A number of key criteria have been identified as critical elements in test instrument design which influence the overall effectiveness of an ICAO LPR test. Each criterion plays a key role in how well an ICAO LPR test meets the objectives of the LPRs and how well the test performs overall in terms of validity and fairness. All the criteria are important in ICAO LPR best practice assessment.
These Guidelines have been developed to assist civil aviation authorities and organisations involved in the design of LPR tests recognise and understand key issues related to the design of LPR tests and their impact on overall LPR testing practices.
The criteria identified in the Guidelines are core issues that shape the overall effectiveness and suitability of a testing system for the assessment of pilots and air traffic controllers for ICAO LPR licensing purposes.
Since 2003, when ICAO Document 9835 was first published, test developers and civil aviation authorities have relied solely on this Manual for information on how to design and develop or select tests which fulfil the ICAO LPR requirements. The intention was that test developers would work to a common standard based on ICAO Document 9835 while designing, developing and administering tests for licensing purposes. An important objective of the ICAO LPRs is that equivalence between different tests and the ICAO Levels these tests award is achieved.
In an ideal situation, each State would develop/select and implement its own testing system(s) in accordance with the ICAO LPRs to a common standard so that there was confidence of equivalence among States. In other words, all going well, ICAO Document 9835 would provide the basis for a common framework for the implementation of tests, a means to promote equivalence of ICAO Levels awarded in different States and by different tests, and equivalence in the aviation English language skills and language knowledge assessed by these tests. The objective was that a common and universal standard could be implemented globally, irrespective of which tests were used and in which States.
In the field of language testing, the ICAO LPR initiative is unprecedented. There are no other examples of an attempt to develop and implement a common language standard internationally where different tests are developed and implemented independently which are based on a common rating scale and set of associated descriptors. While ICAO Document 9835 provides States, civil aviation authorities and individual test developers with a common framework for the design, development, selection and administration of tests, the Manual itself serves only as guidance material and was not intended to be highly prescriptive. In publishing ICAO Document 9835, ICAO made guidance material available to the aviation industry that enabled the development and implementation of tests to begin, and which would improve proficiency standards. ICAO Document 9835 was developed to facilitate the development of tests that best met local test development capabilities and needs, yet were still based on a common standard. This had never been attempted before on a global scale in any industry.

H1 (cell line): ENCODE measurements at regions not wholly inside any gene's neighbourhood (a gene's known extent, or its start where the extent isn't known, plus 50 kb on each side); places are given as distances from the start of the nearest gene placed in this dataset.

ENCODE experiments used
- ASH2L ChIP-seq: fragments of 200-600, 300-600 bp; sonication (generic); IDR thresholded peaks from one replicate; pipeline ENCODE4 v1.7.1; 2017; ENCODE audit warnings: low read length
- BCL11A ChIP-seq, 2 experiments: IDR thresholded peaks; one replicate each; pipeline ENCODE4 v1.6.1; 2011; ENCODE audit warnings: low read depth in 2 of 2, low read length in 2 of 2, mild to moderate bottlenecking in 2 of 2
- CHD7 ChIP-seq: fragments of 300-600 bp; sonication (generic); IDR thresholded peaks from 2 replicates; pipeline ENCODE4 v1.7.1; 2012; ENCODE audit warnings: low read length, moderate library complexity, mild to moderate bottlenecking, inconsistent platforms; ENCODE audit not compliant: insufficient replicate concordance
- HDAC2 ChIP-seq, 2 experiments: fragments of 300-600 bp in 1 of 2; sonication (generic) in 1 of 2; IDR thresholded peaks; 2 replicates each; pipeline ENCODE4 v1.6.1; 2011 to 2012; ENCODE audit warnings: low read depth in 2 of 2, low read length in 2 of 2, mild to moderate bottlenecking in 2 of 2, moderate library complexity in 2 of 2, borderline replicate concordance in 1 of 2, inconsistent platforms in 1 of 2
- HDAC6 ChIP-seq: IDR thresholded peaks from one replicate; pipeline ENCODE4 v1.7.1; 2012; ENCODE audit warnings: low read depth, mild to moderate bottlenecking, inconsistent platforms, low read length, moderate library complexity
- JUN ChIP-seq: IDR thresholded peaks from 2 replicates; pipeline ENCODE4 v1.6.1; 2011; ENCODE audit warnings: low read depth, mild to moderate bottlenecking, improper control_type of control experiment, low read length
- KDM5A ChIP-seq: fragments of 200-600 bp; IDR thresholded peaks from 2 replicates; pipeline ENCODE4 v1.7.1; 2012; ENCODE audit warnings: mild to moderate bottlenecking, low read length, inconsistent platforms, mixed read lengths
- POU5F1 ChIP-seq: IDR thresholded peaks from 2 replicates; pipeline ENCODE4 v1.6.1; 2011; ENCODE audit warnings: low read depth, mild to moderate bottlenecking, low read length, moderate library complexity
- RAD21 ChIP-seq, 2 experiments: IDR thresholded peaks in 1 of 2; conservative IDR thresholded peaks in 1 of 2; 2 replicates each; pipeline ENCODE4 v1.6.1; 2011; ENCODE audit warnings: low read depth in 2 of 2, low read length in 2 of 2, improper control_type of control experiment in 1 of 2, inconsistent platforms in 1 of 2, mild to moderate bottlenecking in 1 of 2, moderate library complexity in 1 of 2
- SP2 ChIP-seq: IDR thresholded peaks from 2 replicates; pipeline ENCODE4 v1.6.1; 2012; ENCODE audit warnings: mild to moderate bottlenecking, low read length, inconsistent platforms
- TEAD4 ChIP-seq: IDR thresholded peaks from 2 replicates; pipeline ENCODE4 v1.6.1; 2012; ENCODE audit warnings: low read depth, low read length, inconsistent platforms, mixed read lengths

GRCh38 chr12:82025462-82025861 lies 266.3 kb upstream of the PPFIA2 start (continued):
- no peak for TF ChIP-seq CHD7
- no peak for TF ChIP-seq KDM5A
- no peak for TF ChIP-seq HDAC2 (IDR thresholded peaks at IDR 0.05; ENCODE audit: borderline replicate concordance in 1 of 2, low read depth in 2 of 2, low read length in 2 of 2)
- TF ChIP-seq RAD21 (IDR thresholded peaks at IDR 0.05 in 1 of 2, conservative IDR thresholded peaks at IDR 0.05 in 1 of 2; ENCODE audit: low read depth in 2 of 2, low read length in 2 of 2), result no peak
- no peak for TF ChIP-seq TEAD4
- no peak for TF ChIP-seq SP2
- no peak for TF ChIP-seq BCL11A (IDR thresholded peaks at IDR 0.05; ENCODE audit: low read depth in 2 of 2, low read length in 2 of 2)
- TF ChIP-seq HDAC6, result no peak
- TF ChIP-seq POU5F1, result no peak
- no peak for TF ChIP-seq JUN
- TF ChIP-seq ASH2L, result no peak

Looking back at the first ten years of the ICAO LPRs, the project has achieved its goal. States have implemented the ICAO LPRs. Civil aviation authorities, airlines and ANSPs across the globe are now aware of the importance of language proficiency in safety and have systems to assess personnel. Language proficiency is now recognised in aviation operations and language training is being implemented in response to the ICAO initiative. Standards are improving. To this effect, ICAO Document 9835 has achieved its objective.
However, based on this history and reflections on current practices, all stakeholders in the ICAO LPRs should work together to look at aspects of implementation which require strengthening and/or improvement. One of the most noticeable needs is a means to foster greater standardisation and harmonisation of testing standards.
Since the early 2000s, a multitude of ICAO LPR tests have been developed and implemented in isolation. And, while they may have been developed in response to the ICAO LPRs and followed the guidance material outlined in ICAO Document 9835, it is to be expected that differences in interpretation of the guidance material, testing methods and indeed what constitutes an effective LPR test instrument would emerge. As a result, differences in testing standards and practices have arisen. This has introduced a number of challenges which could undermine the long-term effectiveness of the ICAO LPRs and aviation safety.
These challenges include:
- inadequate implementation of a uniform ICAO LPR standard internationally,
- variations in what language skills and language knowledge ICAO LPR tests assess and the extent to which these relate to the language, communicative contexts and proficiency levels needed for safe aeronautical communications,
- a lack of equivalence between the ICAO Levels issued by different tests,
- market forces favouring the emergence and spread of inferior tests and testing practices at the expense of quality tests and testing practices,
- a lack of confidence or even mistrust in the ICAO Levels awarded by different tests and/or in different States,
- a proliferation of tests based on flawed or unsuitable test designs which negatively impact on language training programmes and long term attitudes towards language proficiency and the ICAO LPRs,
- threats to civil aviation safety.
This lack of consistency among LPR tests stems from wide differences in test instrument design. Further, regulatory authorities do not yet have access to a common, detailed framework to evaluate LPR tests, that could act as a tool towards the closer standardisation of LPR testing systems.